A Gap Year In: Guyana
with project trust
Aug 1999 - Aug 2000
More on life in GuyanaHome sweet home.
Just after Christmas a female pig moved into our garden and decided to give birth to piglets on our front steps. They joined the menagerie of local wildlife that seems to like our garden. We now have mother pig and six piglets firmly in residence after a brief wander away.
In the middle of November we had sports day at school. It was so funny. It was a scorching hot day and we were on a sports ground right next to the sea wall. Children were told just to turn up so out of 1000 Students only 300 turned up and 200 took part Claire and I were the scorer's. Most of the children ran in bare feet and they were so fast.
There was music playing on huge loudspeakers all day. It seemed like it was just an excuse for a party!
Water Shortage strikes We have now been without water since before Christmas. At first this was because the public standpipe in the Street had been turned off. Our own water tank was empty. For a while we were collecting water to drink and wash in from the gutter in bowls and buckets but since the rainy season has ended we now do not have water at all. Our neighbours are very kindly allowing us to collect some water from them but it is not an ideal situation!
Fame at last. Since last year I have been appearing in the hottest T.V. soap in Guyana. It is called 'Agree to disagree' and is a comedy. (Abigail is obviously a hit as she has been offered a two year contract to stay on the show!) Sadly I will have to return to the U.K. when my placement with Project Trust ends.
I fit in recording sessions between teaching full time at the Comprehensive school where I teaches maths, science drama and computer studies. My persona in the soap is Abegail, Abbi or Abby, (depending on the spelling on the script ! )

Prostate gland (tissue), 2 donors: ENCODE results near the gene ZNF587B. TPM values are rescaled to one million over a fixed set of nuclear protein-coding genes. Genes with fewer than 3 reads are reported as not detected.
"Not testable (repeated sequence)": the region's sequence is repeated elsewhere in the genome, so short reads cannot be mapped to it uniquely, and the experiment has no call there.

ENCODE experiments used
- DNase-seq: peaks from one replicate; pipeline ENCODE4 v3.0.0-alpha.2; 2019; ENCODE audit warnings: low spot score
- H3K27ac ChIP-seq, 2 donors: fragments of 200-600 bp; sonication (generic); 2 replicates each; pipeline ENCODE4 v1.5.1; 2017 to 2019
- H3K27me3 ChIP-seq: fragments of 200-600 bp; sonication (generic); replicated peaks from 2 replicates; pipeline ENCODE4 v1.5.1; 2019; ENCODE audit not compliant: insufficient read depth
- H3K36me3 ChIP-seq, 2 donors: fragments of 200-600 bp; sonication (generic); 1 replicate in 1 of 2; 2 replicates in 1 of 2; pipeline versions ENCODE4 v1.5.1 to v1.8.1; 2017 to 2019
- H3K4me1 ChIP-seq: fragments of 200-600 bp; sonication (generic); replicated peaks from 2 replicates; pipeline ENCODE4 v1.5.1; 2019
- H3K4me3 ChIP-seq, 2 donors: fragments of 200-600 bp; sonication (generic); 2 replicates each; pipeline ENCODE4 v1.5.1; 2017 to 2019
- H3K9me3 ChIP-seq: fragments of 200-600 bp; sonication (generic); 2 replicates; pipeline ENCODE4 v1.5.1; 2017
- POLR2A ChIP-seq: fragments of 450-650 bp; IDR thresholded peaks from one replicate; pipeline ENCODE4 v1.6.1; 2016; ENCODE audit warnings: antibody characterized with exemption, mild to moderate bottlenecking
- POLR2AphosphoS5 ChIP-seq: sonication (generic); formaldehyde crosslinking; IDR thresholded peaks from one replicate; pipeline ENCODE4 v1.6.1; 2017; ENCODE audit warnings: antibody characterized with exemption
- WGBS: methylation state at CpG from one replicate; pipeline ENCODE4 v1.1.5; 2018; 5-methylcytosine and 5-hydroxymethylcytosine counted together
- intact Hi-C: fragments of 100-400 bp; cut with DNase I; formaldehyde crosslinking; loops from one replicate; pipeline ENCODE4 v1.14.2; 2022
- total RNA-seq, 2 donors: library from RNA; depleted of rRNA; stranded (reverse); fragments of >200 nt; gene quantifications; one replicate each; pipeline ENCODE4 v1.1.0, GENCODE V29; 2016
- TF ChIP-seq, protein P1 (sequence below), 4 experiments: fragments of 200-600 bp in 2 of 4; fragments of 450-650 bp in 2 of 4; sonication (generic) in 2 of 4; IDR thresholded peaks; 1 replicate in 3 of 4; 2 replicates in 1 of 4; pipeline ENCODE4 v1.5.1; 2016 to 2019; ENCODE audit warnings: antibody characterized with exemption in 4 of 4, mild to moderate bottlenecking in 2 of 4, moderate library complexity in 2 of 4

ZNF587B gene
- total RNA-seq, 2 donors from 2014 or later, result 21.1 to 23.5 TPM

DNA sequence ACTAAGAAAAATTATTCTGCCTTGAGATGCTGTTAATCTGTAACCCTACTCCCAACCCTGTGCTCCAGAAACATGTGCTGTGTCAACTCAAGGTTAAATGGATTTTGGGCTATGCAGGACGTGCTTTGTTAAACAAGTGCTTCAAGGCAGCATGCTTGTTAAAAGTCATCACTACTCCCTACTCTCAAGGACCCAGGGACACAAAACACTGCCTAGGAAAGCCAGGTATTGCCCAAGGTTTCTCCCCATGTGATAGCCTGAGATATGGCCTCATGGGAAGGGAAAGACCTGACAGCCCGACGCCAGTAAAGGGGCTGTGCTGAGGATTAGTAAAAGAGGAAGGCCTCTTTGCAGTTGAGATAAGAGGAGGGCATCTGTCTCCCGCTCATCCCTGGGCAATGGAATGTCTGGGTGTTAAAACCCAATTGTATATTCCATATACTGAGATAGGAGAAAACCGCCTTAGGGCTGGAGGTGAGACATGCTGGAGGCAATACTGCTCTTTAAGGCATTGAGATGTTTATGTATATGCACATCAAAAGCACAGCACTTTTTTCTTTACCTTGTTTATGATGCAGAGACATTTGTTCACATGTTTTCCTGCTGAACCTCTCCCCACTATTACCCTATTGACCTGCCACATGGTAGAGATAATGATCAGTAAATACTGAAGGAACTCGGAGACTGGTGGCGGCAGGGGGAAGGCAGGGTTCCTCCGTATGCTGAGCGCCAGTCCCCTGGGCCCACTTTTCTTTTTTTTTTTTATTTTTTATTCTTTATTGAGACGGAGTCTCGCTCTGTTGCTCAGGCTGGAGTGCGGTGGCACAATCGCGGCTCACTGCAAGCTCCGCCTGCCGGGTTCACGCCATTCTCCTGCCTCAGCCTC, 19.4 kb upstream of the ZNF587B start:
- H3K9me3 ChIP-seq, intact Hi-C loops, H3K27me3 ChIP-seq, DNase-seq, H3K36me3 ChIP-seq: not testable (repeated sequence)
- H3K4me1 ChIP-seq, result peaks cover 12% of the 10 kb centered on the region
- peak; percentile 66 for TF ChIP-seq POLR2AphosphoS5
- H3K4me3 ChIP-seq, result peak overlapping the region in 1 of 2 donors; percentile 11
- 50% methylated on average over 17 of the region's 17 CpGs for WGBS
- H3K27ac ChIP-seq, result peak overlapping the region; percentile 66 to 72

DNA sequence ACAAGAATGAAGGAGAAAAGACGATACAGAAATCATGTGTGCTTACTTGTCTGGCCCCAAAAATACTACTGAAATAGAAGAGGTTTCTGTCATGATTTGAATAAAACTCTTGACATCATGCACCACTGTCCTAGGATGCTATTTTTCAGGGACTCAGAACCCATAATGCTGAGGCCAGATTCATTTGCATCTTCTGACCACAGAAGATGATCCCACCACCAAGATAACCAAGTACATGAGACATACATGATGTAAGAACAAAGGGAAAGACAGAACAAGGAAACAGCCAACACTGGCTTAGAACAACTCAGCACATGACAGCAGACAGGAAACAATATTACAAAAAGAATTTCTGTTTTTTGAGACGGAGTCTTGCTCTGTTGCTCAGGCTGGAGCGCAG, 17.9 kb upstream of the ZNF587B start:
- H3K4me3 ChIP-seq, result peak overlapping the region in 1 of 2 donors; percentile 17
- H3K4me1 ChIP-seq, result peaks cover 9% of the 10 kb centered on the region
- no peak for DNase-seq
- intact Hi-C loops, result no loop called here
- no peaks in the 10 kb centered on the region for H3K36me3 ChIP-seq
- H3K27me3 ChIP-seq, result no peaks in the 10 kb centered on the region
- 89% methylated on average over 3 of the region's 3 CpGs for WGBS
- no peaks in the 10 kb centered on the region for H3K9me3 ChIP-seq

a U.S. citizen who is the Visa Officer at the U.S. embassy in George Town. The scripts are written in Creole, apart from my part, which is American English. The show is broadcast several times a week and will carry out a tour of Guyana giving live shows at Easter. (Abigail is frequently recognised in the Streets and her pupils at school love the stardom of 'Miss Abigail' )
The secondary school where I teach is called Bladen High. It is a large school of around 1000 pupils. The children are in very large classes with up to 60 children being taught at any one time. The most recent news from the school is that there is going to be an inspection. Whether this is as awesome as an English OFSTED inspection remains to be seen, but English educationalists please note... the staff at the school are having to lend a hand to paint the building before the inspectors arrive.
Hopefully this will not be in the next rainy season as when it rains, the water pours through the windows as there is no glass in them and children have to frequently huddle for protection under umbrellas at one side of the room.
We sometimes complain too about being under-resourced in English schools. One teaching assignment was about changing materials - testing factors which affect the rate salt dissolves in water (it should have been sugar but there is no caster sugar here!) By using candles to heat the water, with the children improvising holders for the beakers as there are no tripods or clamps in the school. I had nightmares in advance that the children would burn themselves, but the investigation worked and was incident free.